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Old 11-14-2014, 11:08 AM   #1
rjkfsm
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Question SSH is changing environment variables


OK - I've been playing with *nix for a while, but I ran into this issue and it's probably something really obvious. I'm just not seeing it.

If I ssh into a box and type in a command (it doesn't matter) at the prompt, I get my expected results. If I send the command directly via ssh, I get different results.

I figured out the the environment variables change depending on how I do the command. For example, if I log into my box via ssh and I type in "set", I get all my environment variables and they are correct. If I log back out, and type in, "ssh $SERVER 'set'", I get a completely different set of variables.

What's going on here?

RK
 
Old 11-14-2014, 11:52 AM   #2
suicidaleggroll
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It may be caused by the differences in the interactive (first) vs non-interactive (second) shell.
 
Old 11-14-2014, 03:28 PM   #3
rjkfsm
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Quote:
Originally Posted by suicidaleggroll View Post
It may be caused by the differences in the interactive (first) vs non-interactive (second) shell.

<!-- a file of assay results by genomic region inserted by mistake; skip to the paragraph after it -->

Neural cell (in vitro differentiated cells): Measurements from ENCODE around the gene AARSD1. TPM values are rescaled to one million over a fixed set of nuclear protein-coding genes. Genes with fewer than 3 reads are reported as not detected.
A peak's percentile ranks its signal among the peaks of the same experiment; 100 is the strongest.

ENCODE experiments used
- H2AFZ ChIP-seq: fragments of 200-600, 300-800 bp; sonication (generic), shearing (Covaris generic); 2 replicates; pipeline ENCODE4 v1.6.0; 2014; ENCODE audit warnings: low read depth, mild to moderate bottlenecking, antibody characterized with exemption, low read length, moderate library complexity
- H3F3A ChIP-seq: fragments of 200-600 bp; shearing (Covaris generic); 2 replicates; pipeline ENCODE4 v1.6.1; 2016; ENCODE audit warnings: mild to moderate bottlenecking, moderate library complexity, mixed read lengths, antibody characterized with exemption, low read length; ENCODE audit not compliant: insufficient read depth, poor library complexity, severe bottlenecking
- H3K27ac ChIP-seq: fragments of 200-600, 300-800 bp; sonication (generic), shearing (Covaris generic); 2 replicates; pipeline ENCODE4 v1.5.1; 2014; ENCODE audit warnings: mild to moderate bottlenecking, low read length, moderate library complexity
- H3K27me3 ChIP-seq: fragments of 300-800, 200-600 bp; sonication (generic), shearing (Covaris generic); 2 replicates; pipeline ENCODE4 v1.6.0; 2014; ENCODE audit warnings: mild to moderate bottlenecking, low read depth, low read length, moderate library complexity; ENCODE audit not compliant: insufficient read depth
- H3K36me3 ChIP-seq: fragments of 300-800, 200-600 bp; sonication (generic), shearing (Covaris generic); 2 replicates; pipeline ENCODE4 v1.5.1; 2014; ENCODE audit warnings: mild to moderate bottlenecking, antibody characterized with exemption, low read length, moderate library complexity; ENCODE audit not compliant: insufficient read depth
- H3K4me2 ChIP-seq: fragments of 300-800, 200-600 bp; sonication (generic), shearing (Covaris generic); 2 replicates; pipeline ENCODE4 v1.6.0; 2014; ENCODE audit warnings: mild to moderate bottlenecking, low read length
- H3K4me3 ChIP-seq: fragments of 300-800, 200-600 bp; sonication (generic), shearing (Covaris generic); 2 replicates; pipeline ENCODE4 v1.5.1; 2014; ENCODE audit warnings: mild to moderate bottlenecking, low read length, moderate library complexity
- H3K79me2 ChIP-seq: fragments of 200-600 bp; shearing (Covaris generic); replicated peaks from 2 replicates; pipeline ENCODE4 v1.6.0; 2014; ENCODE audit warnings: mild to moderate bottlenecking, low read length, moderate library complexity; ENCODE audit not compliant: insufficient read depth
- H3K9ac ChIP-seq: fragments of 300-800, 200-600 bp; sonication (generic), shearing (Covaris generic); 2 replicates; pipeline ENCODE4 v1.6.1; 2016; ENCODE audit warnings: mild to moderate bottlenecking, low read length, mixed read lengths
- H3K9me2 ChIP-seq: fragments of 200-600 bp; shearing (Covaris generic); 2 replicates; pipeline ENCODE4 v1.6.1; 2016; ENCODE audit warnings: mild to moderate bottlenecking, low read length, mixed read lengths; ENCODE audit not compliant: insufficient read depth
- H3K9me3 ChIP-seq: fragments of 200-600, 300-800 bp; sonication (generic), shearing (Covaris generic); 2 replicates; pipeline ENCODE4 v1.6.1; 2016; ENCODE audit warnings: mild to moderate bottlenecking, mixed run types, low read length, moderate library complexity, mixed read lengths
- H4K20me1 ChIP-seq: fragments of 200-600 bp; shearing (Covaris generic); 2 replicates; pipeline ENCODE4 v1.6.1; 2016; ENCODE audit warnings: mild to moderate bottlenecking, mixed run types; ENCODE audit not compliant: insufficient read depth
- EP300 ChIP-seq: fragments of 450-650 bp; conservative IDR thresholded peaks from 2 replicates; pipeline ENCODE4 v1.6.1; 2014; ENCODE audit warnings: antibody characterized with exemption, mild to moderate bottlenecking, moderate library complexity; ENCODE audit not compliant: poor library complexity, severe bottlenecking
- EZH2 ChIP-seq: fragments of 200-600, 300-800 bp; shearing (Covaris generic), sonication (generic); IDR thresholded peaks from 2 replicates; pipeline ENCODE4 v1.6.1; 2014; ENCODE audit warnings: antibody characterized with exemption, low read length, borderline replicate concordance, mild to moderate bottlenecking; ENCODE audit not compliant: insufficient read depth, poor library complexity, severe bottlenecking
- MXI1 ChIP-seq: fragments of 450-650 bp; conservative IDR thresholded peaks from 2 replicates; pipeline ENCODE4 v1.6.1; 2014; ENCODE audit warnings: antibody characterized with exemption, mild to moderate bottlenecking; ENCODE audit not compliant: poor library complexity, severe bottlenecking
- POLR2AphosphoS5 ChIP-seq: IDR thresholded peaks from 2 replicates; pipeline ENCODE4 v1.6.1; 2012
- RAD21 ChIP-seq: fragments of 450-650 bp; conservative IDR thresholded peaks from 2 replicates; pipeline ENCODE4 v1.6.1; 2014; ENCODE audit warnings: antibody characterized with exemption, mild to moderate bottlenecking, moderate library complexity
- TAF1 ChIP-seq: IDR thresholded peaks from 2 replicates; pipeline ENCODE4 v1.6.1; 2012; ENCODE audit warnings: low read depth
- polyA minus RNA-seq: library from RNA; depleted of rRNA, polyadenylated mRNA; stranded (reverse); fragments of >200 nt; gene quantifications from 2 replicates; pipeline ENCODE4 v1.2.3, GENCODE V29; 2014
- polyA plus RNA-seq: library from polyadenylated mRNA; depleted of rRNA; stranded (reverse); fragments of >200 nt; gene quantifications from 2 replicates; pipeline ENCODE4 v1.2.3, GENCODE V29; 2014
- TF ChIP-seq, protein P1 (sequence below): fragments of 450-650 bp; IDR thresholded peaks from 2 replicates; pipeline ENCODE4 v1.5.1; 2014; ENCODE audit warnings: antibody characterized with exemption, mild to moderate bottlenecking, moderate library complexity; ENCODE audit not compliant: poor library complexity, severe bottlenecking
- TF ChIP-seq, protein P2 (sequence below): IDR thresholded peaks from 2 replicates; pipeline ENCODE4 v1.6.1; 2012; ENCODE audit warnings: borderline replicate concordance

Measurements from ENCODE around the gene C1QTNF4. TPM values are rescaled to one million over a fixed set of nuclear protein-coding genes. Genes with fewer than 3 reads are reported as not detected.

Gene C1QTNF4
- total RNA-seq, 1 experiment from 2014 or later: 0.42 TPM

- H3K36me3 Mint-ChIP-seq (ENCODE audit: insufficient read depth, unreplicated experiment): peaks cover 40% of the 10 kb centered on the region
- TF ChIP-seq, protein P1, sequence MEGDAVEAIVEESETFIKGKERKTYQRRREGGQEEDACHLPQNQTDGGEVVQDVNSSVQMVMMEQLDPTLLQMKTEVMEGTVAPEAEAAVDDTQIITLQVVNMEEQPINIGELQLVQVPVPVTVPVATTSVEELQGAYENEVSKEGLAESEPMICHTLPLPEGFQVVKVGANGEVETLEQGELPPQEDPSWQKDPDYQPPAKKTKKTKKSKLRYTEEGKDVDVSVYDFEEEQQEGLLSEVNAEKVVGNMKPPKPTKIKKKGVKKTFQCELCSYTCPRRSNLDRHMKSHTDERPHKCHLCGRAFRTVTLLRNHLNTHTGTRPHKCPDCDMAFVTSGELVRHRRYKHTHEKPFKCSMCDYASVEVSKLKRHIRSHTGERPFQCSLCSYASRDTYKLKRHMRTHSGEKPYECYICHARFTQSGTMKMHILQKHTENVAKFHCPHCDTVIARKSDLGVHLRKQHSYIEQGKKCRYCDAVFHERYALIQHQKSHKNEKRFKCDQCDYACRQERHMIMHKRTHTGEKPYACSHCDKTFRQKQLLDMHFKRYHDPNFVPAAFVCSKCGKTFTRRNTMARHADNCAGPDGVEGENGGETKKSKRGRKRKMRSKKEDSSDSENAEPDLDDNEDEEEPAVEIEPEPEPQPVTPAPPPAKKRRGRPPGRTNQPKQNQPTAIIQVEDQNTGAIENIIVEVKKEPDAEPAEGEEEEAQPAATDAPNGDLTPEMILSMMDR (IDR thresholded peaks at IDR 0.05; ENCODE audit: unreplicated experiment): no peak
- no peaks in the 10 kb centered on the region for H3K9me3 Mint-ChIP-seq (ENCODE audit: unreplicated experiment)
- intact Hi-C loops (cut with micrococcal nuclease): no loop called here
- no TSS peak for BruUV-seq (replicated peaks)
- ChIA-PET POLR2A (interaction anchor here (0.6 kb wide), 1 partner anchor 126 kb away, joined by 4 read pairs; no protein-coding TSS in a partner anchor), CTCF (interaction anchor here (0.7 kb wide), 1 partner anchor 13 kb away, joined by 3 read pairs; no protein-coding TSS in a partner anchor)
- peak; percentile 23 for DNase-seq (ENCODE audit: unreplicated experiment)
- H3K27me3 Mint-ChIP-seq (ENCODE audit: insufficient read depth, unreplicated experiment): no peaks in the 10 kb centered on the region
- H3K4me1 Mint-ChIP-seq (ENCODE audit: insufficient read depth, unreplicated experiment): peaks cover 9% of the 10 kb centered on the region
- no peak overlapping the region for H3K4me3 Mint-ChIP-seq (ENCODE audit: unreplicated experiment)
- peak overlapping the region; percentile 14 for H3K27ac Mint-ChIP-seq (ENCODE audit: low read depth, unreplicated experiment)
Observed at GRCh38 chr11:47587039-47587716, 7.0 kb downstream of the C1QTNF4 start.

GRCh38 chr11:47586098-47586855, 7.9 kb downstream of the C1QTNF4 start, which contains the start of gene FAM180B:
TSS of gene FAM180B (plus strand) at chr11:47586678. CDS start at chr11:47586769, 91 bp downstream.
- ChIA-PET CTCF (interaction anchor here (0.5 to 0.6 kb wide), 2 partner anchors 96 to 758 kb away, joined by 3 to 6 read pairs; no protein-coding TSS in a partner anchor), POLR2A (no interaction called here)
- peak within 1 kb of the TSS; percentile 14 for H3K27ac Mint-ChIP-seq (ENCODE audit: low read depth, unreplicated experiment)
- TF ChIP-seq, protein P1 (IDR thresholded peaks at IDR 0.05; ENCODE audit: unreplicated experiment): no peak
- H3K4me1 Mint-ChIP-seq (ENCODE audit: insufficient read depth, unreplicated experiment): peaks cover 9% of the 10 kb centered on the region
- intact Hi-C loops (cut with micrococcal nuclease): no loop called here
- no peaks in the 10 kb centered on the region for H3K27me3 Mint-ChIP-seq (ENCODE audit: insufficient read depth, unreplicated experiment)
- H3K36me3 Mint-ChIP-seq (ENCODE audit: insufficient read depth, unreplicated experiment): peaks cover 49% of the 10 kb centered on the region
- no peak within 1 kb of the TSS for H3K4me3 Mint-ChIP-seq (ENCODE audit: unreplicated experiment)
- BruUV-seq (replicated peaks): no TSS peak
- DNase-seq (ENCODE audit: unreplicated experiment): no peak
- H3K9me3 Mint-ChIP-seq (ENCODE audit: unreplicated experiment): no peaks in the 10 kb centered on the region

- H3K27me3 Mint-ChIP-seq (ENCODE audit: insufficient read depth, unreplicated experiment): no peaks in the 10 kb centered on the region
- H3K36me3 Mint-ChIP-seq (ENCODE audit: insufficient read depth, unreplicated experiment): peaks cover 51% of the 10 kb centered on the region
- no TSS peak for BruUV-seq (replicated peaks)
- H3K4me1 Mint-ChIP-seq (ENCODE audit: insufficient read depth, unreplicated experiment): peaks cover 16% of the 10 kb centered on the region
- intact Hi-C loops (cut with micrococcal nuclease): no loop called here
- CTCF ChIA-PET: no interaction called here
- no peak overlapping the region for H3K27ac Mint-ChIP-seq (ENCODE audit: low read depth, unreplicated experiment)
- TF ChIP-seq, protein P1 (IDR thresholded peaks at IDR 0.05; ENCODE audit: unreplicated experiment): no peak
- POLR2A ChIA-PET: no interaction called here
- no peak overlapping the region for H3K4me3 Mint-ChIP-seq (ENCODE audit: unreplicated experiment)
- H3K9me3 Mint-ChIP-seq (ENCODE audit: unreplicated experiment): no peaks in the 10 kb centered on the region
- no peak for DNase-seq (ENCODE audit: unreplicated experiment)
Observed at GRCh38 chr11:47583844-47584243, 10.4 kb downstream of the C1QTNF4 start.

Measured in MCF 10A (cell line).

I understand that, but why are they different?

RK
 
Old 11-14-2014, 03:40 PM   #4
suicidaleggroll
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An interactive vs non-interactive environment is different. Some variables might be set differently or not at all, it depends on the system. For example, if you run
Code:
ssh server
echo $PS1
versus
Code:
ssh server 'echo $PS1'
You will most likely get different results, chances are the second one will be blank. That's because a non-interactive session has no use for the environment variable that sets the command prompt format, so it doesn't bother to set it.

Without knowing how your results differ, that's as much as I can help. If you want more detail, you'll need to provide some yourself (eg: example output).
 
Old 11-15-2014, 04:47 PM   #5
jpollard
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Quote:
Originally Posted by rjkfsm View Post
I understand that, but why are they different?

RK
Part of the reason is that the environment IS different.

An interactive session has a terminal associated with it - and that allows things like PS1/PS2 to make sense. It also means that terminal types make sense (TERM environment variable). It also allows the bashrc, /ect/bashrc, or profile files to send data to the terminal (escape sequences) that set color, font selections...

In other cases it is the choice of the administrator.
 
  


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